• An increase in the area that helps us learn, think, with memory, and helps us regulate our emotions.
  • An increase in the part of the brain associated with empathy and compassion.

So What?

So, there are other studies[2] that document the benefits of meditation and mindfulness on monkey mind. Neither mediation nor mindfulness is easy to do, but you weren’t born walking either. It takes time and it takes patience. When my clients agree to try this I ask them to start at 1-5 minutes and work up to longer times as their concentration improves and their monkey mind gets harnessed.

Are you willing to experiment? The only thing you have to lose is a few minutes a day, but you may also lose your monkey mind and gain the ability to control your own brain and cut down on anxiety. You have to really be committed to this for it to work; don’t just try it a few times and then say you can’t do it.

And Away We Go!

  • Remember, you’re going to start with a small period of time, 1-5 minutes.
  • Set your timer for however long you want to meditate.[3]
  • Darken your room.
  • If you’re not alone let people know you’re meditating and ask them to be quiet.
  • Sit up. If you lie down you will fall asleep. [4]
  • Take some breaths. Some people say through your nose, but I like in through the nose and out through the mouth. Very slow and deep breaths.
  • Focus on your breathing in and out and in and out.
  • Clear your mind.
  • Be gentle with yourself when your mind wanders and bring it back to your breath.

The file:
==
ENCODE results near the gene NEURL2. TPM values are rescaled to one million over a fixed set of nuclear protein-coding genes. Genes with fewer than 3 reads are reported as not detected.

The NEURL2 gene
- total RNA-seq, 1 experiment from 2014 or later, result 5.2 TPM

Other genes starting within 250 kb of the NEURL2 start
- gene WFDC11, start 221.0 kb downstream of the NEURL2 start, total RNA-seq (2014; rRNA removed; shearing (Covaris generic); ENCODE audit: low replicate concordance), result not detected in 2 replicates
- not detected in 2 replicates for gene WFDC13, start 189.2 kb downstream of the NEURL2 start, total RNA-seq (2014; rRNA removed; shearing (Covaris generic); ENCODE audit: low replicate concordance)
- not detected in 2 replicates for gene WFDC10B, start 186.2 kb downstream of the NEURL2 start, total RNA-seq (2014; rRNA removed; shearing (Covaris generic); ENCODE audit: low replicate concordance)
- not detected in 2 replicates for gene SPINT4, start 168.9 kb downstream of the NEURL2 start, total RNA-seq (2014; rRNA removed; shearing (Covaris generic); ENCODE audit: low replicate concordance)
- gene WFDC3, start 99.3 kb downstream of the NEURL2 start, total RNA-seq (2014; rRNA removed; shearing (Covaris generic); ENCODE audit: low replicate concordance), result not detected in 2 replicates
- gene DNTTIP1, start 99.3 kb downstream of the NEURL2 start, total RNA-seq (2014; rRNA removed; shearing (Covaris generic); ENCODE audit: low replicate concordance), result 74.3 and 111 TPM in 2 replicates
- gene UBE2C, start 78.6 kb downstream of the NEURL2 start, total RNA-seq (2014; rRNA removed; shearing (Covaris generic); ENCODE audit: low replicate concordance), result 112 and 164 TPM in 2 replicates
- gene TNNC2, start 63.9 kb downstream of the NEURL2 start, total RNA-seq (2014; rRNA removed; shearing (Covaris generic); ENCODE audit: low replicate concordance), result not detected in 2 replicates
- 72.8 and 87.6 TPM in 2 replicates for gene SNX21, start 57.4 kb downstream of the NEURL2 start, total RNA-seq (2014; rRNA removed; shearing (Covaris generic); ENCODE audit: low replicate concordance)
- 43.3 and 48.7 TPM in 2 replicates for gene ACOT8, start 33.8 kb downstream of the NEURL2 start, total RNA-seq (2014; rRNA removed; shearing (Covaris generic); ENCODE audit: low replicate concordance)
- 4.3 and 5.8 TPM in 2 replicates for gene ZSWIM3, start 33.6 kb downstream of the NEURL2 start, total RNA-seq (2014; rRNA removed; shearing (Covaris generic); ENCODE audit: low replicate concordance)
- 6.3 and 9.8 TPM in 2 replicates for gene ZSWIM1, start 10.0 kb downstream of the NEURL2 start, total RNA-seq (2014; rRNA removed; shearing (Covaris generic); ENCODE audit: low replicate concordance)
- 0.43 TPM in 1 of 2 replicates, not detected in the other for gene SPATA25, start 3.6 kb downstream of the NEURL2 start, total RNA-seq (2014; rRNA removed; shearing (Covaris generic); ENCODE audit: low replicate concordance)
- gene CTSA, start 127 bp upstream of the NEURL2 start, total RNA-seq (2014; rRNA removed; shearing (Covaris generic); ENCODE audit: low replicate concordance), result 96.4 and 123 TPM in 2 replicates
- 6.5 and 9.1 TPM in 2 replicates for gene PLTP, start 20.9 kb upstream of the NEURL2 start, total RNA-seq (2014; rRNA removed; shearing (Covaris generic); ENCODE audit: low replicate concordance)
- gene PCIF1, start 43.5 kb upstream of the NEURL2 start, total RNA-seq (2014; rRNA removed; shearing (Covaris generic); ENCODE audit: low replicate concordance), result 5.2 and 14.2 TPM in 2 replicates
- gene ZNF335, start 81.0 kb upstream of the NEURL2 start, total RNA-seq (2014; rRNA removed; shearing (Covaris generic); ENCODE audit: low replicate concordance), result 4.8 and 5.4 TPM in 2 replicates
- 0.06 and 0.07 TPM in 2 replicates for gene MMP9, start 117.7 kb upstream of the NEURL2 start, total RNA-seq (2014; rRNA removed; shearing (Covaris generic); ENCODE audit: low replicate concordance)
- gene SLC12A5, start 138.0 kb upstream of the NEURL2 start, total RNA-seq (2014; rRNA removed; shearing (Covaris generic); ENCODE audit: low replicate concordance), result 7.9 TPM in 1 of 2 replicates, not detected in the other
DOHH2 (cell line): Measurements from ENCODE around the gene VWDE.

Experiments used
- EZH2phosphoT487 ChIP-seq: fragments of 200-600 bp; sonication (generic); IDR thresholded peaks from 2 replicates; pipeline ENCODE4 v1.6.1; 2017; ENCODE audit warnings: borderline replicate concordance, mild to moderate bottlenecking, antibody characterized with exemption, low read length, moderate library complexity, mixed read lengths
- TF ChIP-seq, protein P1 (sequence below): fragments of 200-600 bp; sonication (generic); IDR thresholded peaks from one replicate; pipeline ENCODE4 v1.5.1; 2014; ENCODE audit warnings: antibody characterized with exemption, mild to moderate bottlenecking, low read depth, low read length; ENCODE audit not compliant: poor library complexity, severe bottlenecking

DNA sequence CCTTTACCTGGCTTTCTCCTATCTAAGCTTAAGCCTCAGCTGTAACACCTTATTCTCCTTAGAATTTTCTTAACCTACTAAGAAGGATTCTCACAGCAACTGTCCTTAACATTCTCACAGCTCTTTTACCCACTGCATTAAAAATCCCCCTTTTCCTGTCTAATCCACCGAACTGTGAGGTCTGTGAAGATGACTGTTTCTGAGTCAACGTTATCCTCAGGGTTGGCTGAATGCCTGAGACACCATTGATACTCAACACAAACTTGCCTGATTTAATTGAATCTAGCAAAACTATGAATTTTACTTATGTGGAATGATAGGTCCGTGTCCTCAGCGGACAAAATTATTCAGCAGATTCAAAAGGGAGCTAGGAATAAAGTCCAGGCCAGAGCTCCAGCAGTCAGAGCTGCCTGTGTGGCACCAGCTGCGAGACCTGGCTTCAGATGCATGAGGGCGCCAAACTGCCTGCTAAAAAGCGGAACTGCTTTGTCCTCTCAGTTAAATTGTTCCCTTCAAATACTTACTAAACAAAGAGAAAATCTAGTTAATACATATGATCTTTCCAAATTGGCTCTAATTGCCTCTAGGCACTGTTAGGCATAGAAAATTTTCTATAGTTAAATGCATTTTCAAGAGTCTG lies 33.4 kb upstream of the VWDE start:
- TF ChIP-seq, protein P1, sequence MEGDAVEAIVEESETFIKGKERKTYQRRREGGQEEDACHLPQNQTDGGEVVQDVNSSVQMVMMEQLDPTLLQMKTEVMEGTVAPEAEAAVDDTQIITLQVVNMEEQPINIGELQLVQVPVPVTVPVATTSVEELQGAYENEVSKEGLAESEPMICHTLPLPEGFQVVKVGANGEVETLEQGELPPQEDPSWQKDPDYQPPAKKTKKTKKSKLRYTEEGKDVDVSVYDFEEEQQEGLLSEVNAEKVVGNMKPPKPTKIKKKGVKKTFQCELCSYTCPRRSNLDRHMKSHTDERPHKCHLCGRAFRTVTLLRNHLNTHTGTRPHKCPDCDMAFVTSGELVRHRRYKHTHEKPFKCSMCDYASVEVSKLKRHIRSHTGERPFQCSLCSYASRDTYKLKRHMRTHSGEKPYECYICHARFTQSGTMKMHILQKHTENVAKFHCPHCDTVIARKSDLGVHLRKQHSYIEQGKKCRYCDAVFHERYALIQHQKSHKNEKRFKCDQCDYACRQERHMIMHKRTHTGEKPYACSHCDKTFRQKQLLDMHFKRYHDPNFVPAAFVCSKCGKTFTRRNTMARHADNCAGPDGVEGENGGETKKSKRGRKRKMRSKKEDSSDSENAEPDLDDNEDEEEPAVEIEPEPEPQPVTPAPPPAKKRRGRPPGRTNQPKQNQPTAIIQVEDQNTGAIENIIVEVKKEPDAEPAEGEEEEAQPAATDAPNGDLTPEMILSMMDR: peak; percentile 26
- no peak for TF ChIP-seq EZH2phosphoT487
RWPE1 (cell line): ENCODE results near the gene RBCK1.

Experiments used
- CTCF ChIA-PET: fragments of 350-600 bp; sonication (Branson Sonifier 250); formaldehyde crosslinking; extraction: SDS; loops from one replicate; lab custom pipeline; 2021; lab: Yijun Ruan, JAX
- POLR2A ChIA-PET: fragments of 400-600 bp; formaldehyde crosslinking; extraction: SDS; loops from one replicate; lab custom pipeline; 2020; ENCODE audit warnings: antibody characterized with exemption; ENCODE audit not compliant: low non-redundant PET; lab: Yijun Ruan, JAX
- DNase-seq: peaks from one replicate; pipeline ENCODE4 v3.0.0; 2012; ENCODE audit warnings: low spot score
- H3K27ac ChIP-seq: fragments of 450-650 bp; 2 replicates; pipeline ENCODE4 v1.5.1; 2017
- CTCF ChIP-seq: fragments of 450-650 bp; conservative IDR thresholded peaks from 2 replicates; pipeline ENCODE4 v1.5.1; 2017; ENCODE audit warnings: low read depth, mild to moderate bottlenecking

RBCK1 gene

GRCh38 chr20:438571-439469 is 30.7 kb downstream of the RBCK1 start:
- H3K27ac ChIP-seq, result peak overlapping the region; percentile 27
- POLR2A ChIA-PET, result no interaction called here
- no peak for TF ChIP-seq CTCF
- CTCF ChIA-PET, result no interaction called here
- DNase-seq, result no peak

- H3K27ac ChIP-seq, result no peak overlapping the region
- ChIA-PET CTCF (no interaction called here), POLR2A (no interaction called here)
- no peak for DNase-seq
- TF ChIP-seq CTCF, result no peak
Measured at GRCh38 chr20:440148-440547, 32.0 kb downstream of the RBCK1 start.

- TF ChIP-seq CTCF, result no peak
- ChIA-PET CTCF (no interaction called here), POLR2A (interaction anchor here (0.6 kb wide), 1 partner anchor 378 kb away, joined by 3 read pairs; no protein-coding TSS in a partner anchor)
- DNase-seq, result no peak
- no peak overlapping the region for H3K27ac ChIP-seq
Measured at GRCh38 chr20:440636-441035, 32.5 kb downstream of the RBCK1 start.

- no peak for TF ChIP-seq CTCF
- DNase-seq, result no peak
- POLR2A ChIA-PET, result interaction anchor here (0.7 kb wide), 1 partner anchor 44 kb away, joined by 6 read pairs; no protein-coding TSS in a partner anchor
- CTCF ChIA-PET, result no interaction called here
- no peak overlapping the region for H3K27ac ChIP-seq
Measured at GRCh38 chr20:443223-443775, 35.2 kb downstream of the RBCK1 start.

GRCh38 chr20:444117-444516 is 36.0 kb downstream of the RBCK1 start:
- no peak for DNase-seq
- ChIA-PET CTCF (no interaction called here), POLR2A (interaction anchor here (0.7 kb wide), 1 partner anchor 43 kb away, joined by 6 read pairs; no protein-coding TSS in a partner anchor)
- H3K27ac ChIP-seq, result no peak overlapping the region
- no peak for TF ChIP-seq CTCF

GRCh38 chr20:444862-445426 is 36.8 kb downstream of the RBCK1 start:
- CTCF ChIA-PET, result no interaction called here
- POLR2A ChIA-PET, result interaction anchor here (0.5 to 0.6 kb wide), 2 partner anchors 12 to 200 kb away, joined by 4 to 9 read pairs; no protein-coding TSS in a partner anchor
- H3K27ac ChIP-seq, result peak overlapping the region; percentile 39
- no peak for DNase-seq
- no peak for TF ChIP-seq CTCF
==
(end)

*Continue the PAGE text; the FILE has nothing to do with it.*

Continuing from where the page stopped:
• Breathe and repeat.

This is a beginner’s guide and as you get better with it your skill will advance. If you decide the experiment is worth continuing you may want to look up videos on You Tube of how to advance your meditation practice or find a teacher to guide you.

I wish you luck and self-kindness, skill will follow.

Wishing you happiness, laughter, serenity, and no more monkey mind

Mechele

 

 

[1] https://scholar.harvard.edu

[2] https://www.ncbi.nlm.nih.gov/pmc/articles/PMC3004979/ This is a good article, but it is very dry

[3] You can get a free meditation timer in your Ap store. I like Insight Timer.

[4] People who meditate on a regular basis use a cushion, but if you have back problems try a chair. Sit up straight or you will get so relaxed you will fall asleep. The first time I did this my teacher gently smacked me to wake me up and boy was I embarrassed!

Why am I doing this, it’s driving me crazy!